Waterfront Center Report on Mud Island

In 1999, the City hired the Waterfront Center from Washington, DC to gather public comments about the riverfront. Click below to see the suggestions for Mud Island.

Excerpts from the WATERFRONT CENTER REPORT 1999

There was a general feeling that this park should be a family-oriented place and needs a number of improvements to make it more viable to the Memphis riverfront and the community.

Summary of Yellow Group:

• Removal of the entrance fee and keeping the park open year-round were unanimous sentiments. Memphians go once if at all. If the entrance fee was removed more locals might go and use it, especially if pedestrian and vehicular access were improved. Several suggestions including providing a parking area/garage on the island were put forward.
• More activities for children should be provided, including more opportunities for environmental education. Perhaps an ecology center tied into the school curricula that could also serve as a summer camp could be installed.
• Overall, the facility needs a general upgrade and enhancement along with improved maintenance.
• Tied to this is better asset management with the cautionary note of not expanding until the present facility is running optimally.
• To improve access, the group would like to test the possibility of running the trolley out to Mud Island. It was noted that this could also serve the growing residential communities on the island.

Blue Group:

Two immediate needs to facilitate greater use of Mud Island Park are the addition of more docking facilities for recreational boats and provision of a ferry service shuttling passengers from the mainland. The ferry idea generated considerable positive discussion.

The group advocated free admission to the island and the provision of more opportunities both for access and enjoyment once there. It was the position of the group that opening Mud Island freely to visitors (not to the museum/Mississippi River model) would encourage people to buy food, drink and concession items and that the revenues from these vendors would contribute to the island’s enhancement. The addition of amenities to Mud Island, that would serve both a visitor population and the residents were recommended. Suggested additions include: Programming the amphitheater with popular music and dance, using re-enactment groups for festivals, bike rentals, volley ball tournaments, environmental education, and generally, more interactive opportunities for young people and families.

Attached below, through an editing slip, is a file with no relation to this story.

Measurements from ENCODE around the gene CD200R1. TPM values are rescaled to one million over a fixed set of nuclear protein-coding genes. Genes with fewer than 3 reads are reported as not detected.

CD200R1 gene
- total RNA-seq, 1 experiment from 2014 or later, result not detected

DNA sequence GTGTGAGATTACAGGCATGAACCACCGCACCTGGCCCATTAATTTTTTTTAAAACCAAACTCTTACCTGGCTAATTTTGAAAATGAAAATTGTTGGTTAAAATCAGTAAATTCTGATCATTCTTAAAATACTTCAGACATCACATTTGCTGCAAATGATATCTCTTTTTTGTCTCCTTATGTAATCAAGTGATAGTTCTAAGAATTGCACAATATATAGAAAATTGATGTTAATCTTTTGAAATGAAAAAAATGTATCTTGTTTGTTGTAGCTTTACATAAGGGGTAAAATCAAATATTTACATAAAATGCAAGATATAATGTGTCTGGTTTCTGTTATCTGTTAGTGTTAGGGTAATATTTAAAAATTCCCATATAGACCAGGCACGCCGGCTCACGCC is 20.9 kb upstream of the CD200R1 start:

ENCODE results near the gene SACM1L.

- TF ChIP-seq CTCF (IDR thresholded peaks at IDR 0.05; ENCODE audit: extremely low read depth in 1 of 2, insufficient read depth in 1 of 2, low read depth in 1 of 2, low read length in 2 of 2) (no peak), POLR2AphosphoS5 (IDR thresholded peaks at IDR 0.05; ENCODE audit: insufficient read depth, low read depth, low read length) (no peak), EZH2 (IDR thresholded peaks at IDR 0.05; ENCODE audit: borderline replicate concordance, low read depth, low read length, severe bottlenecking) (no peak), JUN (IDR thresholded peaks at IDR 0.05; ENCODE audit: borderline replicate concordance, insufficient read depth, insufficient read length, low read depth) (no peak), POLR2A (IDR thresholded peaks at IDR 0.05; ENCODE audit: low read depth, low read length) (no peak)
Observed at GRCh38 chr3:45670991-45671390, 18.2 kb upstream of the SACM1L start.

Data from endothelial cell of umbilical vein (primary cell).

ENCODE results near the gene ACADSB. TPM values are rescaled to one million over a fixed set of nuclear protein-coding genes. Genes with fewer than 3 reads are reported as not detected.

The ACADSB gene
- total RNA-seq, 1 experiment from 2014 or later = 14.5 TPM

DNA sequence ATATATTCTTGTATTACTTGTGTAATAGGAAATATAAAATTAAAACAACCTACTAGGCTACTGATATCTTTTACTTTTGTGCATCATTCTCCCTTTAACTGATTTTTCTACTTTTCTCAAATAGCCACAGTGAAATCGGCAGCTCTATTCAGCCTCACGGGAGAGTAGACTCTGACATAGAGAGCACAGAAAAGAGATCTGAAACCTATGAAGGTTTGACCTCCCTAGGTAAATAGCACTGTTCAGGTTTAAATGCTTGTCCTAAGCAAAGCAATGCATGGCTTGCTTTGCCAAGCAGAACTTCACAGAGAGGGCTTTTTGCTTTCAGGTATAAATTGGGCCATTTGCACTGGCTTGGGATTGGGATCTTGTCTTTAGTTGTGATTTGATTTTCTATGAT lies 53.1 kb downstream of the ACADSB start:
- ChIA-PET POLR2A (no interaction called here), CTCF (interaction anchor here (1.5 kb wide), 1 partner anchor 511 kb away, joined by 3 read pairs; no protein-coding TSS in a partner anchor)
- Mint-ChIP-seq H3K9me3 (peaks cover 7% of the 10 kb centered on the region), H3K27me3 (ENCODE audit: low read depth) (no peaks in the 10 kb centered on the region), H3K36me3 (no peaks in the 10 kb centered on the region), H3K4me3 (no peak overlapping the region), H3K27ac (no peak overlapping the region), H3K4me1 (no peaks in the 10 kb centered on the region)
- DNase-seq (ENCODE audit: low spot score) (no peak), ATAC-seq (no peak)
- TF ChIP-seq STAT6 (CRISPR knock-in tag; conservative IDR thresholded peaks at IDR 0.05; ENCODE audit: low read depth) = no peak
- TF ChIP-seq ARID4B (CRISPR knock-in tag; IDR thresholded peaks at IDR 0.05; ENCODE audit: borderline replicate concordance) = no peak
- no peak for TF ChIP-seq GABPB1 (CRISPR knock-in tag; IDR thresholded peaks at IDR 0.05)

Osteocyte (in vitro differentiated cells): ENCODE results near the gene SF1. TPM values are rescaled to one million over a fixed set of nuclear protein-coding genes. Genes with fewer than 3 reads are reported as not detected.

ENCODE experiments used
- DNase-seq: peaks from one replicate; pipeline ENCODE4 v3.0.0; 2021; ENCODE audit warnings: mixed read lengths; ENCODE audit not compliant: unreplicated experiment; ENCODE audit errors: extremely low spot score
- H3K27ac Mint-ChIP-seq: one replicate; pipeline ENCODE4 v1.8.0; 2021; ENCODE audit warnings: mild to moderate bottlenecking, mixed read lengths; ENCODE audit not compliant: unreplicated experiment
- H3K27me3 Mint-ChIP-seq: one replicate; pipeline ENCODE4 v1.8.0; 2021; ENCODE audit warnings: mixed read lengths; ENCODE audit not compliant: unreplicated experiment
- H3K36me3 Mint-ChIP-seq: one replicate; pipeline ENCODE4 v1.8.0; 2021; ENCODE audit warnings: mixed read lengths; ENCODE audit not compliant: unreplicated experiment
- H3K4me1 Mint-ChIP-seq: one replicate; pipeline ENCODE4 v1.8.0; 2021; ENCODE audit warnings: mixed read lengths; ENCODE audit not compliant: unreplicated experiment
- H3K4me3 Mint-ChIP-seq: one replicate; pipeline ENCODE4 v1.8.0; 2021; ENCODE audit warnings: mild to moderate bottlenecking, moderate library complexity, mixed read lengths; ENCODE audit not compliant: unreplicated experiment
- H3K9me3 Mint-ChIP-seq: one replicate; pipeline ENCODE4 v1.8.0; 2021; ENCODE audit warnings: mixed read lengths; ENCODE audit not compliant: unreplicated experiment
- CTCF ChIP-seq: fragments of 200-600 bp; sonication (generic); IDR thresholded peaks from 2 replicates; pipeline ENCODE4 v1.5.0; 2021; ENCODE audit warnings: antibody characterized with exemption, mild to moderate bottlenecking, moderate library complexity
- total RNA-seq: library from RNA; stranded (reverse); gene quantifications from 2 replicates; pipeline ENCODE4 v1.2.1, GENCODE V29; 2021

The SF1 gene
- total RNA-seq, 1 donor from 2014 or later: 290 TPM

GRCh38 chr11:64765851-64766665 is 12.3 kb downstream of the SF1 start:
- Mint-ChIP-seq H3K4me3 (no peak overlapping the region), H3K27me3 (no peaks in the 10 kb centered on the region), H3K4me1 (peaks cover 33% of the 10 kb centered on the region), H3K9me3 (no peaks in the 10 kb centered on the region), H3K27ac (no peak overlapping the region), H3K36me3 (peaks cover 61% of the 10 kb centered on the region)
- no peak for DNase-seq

Overall, the group saw a need for a public relations campaign on behalf of Mud Island, to refurbish its image in the community. In a related area, the group said an emphasis on security was going to be needed to encourage greater use.

In order to encourage a comprehensive river experience, the group called for a link of the south end of Mud Island to the mainland, near Beale Street. Such a pedestrian link would help overcome now what is seen to be a psychological inhibition for Memphians to use Mud Island.

Red Group:

The group was clear in its desire to open up the island to residents and to make admission free. Charging admission to the museum and Mississippi River model was fine. There was solid opposition to the idea that $8 be charged to get on the island (including museum entry).

Again the suggestion was put forward that there be a link from Beale Street to Mud Island, namely a pedestrian bridge.

A hands-on educational program was a suggested addition to the island's offerings. Plus a reconstituted children's playground. Also, the addition of a boat launch (see above).

Additional restaurants were recommended, and a lift of the current ban on concessionaires. It was suggested that the museum itself be updated and that it have changing exhibits so that locals would have reason to make repeat visits. The consensus was that the museum currently is somewhat static as far as Memphis residents are concerned.

Suggested additional facilities on Mud Island ranged from a Ferris wheel to an aquarium, without achieving general consensus.

The employment of local artists, both performing and visual, in enlivening the island did win broad group support. The issue of perhaps renaming the island was again raised, with opposition encountered, but a general re-imaging was seen as needed.

Other suggestions included: extending the monorail and/or extending the riverfront trolley line; expanding the Memphis Belle exhibit to a larger World War II display; adding more parking to the north end, and providing affordable housing on Mud Island.